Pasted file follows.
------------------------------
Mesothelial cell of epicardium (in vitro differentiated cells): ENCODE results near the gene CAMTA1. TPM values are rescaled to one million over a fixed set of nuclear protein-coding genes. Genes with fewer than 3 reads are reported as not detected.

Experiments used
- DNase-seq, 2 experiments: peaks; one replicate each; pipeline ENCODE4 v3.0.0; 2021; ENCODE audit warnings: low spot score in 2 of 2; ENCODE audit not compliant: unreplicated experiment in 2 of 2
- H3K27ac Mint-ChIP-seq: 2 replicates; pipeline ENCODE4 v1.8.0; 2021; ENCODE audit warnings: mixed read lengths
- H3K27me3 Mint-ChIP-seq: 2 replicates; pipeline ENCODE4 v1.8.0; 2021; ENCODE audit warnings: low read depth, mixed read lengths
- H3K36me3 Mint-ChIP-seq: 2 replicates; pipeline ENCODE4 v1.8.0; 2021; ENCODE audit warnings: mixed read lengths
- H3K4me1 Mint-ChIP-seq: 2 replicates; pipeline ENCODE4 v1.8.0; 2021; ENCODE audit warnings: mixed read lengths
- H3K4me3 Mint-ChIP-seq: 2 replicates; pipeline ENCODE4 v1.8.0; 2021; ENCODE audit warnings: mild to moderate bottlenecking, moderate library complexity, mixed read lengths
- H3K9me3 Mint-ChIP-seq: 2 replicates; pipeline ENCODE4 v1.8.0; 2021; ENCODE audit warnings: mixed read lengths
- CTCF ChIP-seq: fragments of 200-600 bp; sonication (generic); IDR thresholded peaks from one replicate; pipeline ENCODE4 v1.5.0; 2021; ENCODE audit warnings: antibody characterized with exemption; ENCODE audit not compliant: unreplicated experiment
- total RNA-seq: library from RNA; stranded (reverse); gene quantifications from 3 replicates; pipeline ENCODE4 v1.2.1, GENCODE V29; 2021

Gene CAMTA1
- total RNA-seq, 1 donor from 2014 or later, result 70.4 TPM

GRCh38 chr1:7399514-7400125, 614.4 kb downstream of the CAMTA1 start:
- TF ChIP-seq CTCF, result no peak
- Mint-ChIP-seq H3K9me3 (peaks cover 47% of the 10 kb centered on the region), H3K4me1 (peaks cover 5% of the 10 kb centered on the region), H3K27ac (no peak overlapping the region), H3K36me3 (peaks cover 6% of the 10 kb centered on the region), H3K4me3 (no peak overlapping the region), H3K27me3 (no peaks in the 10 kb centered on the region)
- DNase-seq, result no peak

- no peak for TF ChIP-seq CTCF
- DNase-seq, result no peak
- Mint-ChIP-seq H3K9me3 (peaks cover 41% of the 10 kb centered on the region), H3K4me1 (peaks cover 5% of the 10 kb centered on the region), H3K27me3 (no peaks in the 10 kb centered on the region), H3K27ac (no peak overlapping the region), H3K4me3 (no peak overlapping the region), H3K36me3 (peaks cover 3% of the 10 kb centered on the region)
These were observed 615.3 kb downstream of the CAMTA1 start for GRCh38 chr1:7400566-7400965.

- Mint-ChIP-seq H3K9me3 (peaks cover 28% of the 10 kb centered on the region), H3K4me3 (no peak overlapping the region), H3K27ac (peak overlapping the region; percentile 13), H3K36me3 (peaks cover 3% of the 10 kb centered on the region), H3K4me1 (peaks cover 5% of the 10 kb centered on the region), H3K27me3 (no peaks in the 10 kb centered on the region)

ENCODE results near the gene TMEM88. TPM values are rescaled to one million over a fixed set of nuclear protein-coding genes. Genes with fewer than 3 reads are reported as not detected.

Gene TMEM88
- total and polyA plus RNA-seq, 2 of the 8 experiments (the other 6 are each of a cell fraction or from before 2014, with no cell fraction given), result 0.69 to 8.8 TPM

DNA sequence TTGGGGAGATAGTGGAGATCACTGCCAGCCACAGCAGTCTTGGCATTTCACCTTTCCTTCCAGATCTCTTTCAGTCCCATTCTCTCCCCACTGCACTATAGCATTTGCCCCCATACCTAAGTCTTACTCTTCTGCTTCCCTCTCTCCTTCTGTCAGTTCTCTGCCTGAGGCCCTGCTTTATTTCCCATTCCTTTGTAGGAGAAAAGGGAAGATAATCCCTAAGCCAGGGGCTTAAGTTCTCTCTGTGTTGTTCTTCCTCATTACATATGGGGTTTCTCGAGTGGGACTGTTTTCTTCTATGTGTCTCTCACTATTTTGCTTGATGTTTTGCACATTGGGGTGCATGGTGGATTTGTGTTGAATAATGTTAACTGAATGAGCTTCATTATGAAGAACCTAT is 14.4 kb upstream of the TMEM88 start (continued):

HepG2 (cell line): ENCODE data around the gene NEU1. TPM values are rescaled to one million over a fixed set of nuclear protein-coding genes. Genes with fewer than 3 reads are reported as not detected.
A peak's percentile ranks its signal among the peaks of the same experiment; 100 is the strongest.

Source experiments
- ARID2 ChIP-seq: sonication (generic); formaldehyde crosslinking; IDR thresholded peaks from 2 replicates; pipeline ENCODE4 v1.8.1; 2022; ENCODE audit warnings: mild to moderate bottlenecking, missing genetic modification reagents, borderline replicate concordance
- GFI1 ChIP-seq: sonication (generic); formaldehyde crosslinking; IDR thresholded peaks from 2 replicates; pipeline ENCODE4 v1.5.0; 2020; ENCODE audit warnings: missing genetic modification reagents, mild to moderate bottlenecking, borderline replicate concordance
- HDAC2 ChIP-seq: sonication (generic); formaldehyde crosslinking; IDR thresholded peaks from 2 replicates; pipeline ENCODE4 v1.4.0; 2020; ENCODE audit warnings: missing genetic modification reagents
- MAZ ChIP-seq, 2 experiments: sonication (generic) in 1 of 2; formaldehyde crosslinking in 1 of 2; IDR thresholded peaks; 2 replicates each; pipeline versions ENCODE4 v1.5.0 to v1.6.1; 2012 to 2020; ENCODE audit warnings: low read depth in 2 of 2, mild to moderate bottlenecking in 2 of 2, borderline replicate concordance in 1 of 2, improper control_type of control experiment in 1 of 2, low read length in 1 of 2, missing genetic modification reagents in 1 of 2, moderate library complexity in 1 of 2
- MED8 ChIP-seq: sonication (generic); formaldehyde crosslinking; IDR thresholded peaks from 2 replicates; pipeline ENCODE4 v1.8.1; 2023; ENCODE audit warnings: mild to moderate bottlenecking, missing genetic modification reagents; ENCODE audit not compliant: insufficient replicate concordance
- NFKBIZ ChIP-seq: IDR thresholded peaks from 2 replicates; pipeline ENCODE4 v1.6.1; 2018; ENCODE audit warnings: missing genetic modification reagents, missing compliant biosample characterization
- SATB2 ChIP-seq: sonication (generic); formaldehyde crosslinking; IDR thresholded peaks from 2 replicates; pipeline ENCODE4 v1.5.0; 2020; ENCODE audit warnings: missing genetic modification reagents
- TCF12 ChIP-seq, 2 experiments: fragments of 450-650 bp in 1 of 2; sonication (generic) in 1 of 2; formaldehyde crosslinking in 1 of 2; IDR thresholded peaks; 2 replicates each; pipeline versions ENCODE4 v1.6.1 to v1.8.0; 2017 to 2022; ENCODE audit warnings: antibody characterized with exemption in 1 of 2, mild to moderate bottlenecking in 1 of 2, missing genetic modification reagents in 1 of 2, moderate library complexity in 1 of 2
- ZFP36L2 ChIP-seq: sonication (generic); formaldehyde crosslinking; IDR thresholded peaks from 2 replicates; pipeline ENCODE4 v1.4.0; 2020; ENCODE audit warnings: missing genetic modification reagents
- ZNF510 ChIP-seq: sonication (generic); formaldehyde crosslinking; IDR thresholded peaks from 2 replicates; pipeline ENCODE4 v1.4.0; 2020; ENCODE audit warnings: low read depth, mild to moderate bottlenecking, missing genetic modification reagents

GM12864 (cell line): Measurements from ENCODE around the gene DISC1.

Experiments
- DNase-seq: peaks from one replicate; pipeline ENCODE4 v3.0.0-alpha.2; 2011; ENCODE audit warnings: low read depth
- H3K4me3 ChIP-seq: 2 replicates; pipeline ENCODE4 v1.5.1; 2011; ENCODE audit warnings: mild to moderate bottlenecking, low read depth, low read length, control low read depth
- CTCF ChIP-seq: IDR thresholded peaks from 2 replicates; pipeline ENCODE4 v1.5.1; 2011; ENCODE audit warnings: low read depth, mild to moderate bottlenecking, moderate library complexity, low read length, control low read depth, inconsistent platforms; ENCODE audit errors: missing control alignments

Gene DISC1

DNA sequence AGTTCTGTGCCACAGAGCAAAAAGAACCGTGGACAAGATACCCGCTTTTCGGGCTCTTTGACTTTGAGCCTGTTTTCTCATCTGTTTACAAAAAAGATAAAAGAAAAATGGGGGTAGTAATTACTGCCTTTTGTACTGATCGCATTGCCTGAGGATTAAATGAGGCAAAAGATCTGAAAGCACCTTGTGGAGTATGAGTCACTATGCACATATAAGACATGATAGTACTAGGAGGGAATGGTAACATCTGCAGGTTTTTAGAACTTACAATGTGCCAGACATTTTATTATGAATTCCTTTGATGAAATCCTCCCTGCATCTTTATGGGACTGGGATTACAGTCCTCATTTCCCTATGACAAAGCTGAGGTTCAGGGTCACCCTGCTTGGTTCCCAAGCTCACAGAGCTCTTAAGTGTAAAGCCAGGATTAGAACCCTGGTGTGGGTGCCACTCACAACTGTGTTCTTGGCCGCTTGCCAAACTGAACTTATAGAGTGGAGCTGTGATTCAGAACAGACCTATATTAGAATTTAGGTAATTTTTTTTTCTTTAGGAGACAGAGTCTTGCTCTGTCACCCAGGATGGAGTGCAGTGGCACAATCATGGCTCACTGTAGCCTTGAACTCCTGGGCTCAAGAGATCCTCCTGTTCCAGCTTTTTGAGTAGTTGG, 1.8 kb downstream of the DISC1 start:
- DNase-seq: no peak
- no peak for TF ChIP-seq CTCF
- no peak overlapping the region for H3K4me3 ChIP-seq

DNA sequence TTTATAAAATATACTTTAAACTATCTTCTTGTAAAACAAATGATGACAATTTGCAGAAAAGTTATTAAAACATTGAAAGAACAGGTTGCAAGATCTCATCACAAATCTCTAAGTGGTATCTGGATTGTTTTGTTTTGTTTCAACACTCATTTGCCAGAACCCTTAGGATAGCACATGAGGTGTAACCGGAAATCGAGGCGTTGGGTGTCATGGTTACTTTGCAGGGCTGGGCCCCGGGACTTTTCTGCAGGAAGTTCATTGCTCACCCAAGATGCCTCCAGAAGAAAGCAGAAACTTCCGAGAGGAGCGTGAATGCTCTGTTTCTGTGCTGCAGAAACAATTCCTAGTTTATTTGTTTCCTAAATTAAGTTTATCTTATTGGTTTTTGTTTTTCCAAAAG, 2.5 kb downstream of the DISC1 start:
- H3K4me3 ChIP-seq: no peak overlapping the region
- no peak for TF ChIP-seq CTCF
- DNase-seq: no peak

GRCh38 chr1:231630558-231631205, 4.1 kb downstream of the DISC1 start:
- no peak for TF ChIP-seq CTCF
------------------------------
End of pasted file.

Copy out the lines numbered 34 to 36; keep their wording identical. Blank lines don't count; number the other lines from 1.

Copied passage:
- MED8 ChIP-seq: sonication (generic); formaldehyde crosslinking; IDR thresholded peaks from 2 replicates; pipeline ENCODE4 v1.8.1; 2023; ENCODE audit warnings: mild to moderate bottlenecking, missing genetic modification reagents; ENCODE audit not compliant: insufficient replicate concordance
- NFKBIZ ChIP-seq: IDR thresholded peaks from 2 replicates; pipeline ENCODE4 v1.6.1; 2018; ENCODE audit warnings: missing genetic modification reagents, missing compliant biosample characterization
- SATB2 ChIP-seq: sonication (generic); formaldehyde crosslinking; IDR thresholded peaks from 2 replicates; pipeline ENCODE4 v1.5.0; 2020; ENCODE audit warnings: missing genetic modification reagents